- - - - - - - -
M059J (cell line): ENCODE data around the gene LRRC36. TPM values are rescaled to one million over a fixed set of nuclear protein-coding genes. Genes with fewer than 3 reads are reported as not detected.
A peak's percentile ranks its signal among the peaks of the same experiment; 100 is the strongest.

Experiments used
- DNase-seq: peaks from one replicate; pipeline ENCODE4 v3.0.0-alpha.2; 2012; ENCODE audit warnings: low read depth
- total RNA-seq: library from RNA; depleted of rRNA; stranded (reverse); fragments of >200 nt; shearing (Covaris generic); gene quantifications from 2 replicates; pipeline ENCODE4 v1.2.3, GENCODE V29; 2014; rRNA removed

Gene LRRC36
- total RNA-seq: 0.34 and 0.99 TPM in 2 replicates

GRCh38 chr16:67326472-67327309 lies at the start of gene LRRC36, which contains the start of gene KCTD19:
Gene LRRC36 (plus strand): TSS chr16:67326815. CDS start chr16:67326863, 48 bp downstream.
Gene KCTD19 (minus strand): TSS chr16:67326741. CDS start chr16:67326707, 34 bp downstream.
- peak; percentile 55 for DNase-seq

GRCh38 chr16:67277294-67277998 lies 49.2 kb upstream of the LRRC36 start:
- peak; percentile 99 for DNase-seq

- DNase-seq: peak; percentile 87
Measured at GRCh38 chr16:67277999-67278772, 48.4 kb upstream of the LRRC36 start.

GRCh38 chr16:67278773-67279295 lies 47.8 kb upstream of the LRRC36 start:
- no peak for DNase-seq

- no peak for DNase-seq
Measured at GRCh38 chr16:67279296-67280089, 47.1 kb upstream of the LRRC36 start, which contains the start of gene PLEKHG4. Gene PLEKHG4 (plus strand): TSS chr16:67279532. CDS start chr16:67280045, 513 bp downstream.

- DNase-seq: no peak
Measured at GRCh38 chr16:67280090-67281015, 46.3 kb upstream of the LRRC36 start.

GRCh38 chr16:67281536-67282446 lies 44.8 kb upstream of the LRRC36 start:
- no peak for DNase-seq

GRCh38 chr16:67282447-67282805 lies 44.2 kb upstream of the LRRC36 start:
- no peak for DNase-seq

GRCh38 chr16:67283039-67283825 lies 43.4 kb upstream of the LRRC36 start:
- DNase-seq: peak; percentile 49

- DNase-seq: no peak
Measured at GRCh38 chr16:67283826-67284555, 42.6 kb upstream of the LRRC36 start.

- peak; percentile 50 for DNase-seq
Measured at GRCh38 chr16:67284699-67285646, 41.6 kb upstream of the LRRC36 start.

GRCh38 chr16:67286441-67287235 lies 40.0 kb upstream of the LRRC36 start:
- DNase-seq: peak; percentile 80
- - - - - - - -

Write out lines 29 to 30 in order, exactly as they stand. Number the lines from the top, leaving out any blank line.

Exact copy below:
Measured at GRCh38 chr16:67283826-67284555, 42.6 kb upstream of the LRRC36 start.

- peak; percentile 50 for DNase-seq